Chatter about the increasing popularity of pilsner, maybe even pale lager, is pretty constant on Twitter, but got a little louder following a recent story in The Washington Post (“Make room, hoppy IPA. Pilsener is the buzzy new craft beer”). In it, Matt Brynildson makes it clear that Firestone Walker’s Pivo Pils is a hoptimized, Americanized version of a pale lager.

But time moves on and memories fade. After drinking fresh Pilseners on trips to Europe, Brynildson decided he wanted to bring one back to Southern California. That became Firestone’s Pivo Hoppy Pils, which uses German hops, malt and yeast, but adds dry-hopping with spicy, citrusy Saphir hops, a technique not used in the old country. “I put it under the nose of a German brewmaster, and they say, ‘This is nice, but this is not a Pilsener,'” he laughs. “Pivo is just too aromatic, too hop-aroma-forward for Europe.” It does well in hop-crazy America, though: Pivo won gold medals at the Great American Beer Festival every year from 2013 to 2015. For IPA lovers who are just moving into Pilseners, there’s something more recognizable from the level of hops, even if they don’t taste the same as the tropical hops in, say, Firestone’s Luponic Distortion IPA.

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It’s not easy being big

The challenges Big Craft™ faces are not unique to beer.

Yesterday the Wall Street Journal published a story headlined “Big-Name Food Brands Lose Battle of the Grocery Aisle.” Pretty straightforward premise.

America’s packaged-food giants are losing the battle for retailers’ shelf space, complicating their efforts to break out of a yearslong slump.

Instead of promoting canned soup, cereal and cookies from companies like Kraft Heinz Co., Kellogg Co. and Mondelez International Inc., grocery stores are choosing to give better play to fresh food, prepared hot meals, and items from local upstarts more in favor with increasingly health-conscious consumers.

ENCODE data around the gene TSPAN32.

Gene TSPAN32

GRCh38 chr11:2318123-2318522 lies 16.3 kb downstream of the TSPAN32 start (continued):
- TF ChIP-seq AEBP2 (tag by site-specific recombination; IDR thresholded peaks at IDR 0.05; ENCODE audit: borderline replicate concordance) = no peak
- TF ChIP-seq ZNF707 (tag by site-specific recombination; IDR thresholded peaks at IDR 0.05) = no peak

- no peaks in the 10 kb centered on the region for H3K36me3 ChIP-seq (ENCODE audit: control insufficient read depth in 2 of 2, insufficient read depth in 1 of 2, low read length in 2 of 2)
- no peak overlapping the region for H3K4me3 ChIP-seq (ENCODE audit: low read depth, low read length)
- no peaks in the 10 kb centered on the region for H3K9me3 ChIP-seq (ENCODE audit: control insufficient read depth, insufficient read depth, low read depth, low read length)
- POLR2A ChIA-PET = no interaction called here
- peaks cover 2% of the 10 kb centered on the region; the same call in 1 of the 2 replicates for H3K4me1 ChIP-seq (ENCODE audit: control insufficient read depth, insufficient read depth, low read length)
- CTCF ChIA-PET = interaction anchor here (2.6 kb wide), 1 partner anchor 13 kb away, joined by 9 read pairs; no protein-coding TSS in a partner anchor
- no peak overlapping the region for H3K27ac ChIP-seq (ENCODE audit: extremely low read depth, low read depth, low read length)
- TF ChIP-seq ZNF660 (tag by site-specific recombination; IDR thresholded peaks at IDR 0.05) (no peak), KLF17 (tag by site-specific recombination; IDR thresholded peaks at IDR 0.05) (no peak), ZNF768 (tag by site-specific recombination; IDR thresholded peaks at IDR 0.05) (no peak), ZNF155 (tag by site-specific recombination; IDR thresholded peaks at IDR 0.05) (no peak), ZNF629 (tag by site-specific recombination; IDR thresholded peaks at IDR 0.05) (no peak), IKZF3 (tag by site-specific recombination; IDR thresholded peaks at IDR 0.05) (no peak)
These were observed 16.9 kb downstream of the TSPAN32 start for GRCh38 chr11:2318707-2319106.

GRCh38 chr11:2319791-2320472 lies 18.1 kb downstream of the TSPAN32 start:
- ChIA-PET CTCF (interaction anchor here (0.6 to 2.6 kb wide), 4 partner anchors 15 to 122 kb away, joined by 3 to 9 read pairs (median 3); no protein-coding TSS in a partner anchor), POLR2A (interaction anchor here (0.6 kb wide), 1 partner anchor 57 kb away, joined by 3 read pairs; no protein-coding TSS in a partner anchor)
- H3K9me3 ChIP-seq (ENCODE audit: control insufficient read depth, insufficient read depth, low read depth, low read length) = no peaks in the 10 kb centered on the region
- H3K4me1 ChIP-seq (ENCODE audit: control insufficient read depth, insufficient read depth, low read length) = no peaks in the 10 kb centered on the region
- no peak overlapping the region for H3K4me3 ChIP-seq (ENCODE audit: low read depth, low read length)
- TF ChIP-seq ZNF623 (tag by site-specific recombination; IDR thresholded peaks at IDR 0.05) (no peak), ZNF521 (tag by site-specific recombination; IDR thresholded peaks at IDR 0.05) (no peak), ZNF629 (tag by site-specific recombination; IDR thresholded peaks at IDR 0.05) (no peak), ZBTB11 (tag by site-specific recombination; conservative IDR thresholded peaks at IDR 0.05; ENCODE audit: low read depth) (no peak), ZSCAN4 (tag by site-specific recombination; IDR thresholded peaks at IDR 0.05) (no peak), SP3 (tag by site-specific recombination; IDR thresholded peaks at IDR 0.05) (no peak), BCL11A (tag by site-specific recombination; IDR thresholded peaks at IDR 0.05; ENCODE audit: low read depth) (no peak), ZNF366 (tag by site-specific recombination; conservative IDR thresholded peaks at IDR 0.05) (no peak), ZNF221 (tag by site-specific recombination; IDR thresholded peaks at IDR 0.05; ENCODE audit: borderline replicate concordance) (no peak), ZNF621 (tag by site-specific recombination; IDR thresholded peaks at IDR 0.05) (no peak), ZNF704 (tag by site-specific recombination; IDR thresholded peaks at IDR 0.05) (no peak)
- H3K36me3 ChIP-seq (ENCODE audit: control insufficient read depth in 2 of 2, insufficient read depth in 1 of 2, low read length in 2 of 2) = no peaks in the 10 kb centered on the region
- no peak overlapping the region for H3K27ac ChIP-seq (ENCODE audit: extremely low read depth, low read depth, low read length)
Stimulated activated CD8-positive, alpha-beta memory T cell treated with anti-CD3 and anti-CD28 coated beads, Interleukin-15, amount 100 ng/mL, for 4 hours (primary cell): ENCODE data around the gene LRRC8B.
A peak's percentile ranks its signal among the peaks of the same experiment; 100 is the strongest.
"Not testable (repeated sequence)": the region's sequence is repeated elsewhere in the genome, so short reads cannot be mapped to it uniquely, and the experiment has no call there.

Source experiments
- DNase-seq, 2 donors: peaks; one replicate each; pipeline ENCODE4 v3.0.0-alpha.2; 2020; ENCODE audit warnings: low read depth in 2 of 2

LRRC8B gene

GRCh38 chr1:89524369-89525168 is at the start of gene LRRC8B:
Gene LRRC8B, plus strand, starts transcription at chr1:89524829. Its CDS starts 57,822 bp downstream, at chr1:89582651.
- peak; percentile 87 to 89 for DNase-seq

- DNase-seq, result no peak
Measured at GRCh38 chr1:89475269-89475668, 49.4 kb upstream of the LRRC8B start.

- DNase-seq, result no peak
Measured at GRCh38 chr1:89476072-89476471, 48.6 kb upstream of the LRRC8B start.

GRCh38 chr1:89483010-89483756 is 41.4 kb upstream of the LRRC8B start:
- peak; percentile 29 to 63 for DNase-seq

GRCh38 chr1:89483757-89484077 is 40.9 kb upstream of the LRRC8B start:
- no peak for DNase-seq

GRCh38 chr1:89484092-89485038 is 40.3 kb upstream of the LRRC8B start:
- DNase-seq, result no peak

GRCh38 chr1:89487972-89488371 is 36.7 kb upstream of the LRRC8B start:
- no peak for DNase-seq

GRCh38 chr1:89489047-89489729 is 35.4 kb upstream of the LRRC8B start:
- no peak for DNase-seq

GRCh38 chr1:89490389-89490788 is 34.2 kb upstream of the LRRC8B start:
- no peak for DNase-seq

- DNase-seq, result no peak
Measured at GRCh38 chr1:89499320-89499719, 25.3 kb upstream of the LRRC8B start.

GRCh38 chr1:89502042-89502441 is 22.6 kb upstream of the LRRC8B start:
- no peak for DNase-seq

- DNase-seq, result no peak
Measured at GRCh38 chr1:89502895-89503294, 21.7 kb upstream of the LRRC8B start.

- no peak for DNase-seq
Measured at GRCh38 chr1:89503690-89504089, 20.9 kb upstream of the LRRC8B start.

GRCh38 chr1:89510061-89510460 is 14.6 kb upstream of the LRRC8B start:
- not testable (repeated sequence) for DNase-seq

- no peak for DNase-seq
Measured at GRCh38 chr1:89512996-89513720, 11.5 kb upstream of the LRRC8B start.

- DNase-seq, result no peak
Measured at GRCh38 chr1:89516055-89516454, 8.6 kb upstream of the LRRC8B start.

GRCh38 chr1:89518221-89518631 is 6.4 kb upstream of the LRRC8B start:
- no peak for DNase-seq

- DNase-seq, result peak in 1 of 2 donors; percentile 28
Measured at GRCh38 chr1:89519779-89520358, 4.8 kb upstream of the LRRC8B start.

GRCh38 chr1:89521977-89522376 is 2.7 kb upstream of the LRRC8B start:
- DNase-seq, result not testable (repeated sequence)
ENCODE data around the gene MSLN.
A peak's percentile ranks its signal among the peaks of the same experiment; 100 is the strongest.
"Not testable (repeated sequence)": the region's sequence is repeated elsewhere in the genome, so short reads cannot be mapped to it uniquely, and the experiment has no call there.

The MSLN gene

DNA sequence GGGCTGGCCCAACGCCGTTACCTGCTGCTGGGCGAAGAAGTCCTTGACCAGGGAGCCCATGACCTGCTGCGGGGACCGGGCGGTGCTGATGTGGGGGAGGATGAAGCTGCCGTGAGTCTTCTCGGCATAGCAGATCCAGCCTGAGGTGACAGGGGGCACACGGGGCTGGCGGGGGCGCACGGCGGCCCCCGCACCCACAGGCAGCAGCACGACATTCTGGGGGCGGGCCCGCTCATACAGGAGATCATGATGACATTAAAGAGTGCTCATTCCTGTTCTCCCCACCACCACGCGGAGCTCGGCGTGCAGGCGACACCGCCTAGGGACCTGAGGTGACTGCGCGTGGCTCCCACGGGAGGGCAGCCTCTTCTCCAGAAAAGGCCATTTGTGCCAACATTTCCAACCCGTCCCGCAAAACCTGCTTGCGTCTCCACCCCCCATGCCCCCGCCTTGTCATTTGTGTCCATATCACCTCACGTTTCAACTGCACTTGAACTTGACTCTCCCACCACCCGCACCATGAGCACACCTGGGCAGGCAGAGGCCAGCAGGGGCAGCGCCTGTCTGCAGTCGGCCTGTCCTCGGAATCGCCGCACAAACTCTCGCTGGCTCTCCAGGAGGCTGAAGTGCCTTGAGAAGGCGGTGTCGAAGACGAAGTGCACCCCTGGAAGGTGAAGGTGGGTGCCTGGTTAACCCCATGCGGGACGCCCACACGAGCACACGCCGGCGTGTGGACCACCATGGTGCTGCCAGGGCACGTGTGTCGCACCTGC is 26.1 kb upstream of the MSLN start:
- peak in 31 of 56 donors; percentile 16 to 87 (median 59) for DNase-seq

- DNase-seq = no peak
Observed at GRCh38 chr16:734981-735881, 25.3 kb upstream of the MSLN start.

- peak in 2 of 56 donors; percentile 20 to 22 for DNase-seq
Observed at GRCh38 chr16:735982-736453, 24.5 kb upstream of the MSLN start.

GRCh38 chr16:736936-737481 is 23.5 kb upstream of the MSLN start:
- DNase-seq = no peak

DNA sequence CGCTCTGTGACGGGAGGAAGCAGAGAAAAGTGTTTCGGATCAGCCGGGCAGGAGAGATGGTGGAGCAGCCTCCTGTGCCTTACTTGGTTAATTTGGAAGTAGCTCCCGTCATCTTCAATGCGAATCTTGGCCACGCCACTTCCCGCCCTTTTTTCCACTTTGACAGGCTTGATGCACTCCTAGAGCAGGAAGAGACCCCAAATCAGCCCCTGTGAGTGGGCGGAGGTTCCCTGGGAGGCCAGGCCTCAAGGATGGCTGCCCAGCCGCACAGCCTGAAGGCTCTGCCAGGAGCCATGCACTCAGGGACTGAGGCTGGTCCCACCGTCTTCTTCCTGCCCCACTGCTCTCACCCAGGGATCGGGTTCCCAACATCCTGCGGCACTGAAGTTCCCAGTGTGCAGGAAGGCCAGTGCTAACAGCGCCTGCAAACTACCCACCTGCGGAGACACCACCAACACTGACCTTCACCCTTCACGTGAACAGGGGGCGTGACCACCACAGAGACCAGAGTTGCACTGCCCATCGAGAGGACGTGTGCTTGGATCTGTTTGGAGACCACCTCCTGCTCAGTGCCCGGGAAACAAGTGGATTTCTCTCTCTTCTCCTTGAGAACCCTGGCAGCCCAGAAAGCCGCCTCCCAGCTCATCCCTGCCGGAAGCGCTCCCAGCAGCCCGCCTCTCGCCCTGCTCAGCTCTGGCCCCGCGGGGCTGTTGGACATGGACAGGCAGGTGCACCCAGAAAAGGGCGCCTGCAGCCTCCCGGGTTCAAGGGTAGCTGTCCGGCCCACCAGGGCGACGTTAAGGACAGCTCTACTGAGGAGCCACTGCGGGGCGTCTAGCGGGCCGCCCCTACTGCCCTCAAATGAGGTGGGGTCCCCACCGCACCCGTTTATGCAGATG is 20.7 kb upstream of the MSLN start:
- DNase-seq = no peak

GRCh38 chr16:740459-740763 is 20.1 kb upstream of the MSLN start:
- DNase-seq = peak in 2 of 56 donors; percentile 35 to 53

“We’ve got to maximize return on our shelf space,” said Don Fitzgerald, vice president of merchandising at Mariano’s, a Chicago grocery chain bought by Kroger Co. in 2015. Shoppers, he said, are drawn to steamy pasta at the store’s deli counter, rather than a box of dried macaroni with powdered cheese sitting on the shelf for weeks.

This follows a report last February about how larger companies are looking to smaller ones for, as the headline (“Big Food Looks to Startups for Ideas, Innovation”) suggests, news ideas.

Food giants are starting venture-capital funds to invest in startups focused on healthier and less-processed foods, betting the younger companies can teach them to be more entrepreneurial and innovative. Slow to recognize consumers’ shift toward those products, global titans have found themselves stuck in a rut. This week, Nestlé SA, the world’s largest packaged-food company, dropped its long-running sales-growth target for the next three years, saying it needs time to adapt to these fundamental changes in the industry.

“It’s hard for consumer companies to step out of what they’ve been locked into for 60 or 80 years,” said Ryan Caldbeck, founder and chief executive of CircleUp, a business that connects private-equity firms with food startups. CircleUp says large consumer-goods companies lost $18 billion in market share to smaller competitors between 2011 and 2015.

This might belong in the mix as well: “Hard times for Whole Foods: ‘People say it’s for pretentious people. I can see why'” It seems that eventually price matters even for authentic, or great, or “exquisitely selected” products.


ENDNOTE: When using the term Big Craft™ be sure to honor the the trademark — at least as long as Big Craft™ is relevant.